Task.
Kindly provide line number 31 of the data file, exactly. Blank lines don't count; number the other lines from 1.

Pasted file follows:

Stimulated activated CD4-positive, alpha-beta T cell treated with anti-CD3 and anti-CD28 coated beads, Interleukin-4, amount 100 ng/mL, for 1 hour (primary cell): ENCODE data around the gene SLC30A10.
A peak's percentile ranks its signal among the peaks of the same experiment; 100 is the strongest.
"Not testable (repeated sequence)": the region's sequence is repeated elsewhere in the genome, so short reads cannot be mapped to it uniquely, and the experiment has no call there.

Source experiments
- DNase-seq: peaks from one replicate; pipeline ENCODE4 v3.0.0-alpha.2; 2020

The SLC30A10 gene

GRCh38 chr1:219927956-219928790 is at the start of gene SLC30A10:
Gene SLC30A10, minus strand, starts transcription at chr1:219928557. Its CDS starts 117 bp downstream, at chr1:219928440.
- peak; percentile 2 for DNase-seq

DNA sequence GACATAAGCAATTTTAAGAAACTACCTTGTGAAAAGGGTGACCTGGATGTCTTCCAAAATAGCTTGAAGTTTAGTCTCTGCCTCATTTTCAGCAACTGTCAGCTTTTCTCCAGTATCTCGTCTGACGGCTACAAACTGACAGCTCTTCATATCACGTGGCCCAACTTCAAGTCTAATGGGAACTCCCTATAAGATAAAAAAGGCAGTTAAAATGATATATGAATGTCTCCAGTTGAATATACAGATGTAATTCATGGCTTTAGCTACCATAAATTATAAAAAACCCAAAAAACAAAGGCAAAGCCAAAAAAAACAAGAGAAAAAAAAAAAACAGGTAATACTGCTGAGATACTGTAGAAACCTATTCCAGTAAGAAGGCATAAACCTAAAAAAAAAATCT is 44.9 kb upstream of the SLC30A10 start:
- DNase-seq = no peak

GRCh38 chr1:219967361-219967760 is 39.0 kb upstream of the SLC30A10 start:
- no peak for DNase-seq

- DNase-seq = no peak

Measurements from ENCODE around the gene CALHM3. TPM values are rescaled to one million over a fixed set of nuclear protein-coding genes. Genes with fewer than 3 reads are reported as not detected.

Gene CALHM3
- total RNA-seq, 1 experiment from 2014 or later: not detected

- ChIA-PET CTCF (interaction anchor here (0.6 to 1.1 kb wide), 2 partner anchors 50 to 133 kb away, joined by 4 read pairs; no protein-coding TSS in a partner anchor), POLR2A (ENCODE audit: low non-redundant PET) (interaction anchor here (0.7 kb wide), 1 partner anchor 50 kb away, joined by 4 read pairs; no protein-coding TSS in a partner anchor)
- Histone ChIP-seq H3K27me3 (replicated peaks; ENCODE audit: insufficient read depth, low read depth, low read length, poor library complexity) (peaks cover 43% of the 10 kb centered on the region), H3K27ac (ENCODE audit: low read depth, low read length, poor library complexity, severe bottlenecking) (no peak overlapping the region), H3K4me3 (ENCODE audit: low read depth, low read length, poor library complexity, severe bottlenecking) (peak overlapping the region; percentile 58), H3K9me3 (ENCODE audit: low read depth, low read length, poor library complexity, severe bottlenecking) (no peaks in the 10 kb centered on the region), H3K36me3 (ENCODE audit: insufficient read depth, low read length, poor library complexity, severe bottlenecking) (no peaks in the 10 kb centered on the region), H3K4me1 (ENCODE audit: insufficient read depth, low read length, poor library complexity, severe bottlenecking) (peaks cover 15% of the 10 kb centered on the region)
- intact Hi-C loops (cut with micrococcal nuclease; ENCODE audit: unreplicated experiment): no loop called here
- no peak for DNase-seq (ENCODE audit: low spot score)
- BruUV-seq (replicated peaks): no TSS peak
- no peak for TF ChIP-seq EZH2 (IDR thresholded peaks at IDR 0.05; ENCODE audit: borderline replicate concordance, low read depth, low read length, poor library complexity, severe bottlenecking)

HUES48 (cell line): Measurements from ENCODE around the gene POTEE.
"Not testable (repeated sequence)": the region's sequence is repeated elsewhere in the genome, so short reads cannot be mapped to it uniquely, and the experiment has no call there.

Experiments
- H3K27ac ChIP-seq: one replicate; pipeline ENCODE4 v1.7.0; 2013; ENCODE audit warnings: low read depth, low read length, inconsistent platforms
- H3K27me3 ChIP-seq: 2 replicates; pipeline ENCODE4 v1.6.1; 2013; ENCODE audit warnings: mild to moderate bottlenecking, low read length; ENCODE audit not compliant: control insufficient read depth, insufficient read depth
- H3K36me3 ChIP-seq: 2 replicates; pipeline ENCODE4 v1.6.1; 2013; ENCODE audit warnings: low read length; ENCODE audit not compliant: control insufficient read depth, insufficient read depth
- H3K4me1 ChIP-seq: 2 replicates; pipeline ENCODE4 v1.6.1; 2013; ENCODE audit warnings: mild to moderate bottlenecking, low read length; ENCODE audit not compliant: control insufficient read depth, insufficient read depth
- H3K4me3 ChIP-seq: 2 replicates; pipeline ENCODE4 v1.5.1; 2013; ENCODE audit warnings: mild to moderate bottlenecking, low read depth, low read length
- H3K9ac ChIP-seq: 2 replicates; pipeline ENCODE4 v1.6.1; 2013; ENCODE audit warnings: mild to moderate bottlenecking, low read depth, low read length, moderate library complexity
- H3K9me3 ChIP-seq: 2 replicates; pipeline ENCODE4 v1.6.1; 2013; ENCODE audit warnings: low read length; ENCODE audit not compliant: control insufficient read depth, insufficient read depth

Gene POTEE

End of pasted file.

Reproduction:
- H3K4me3 ChIP-seq: 2 replicates; pipeline ENCODE4 v1.5.1; 2013; ENCODE audit warnings: mild to moderate bottlenecking, low read depth, low read length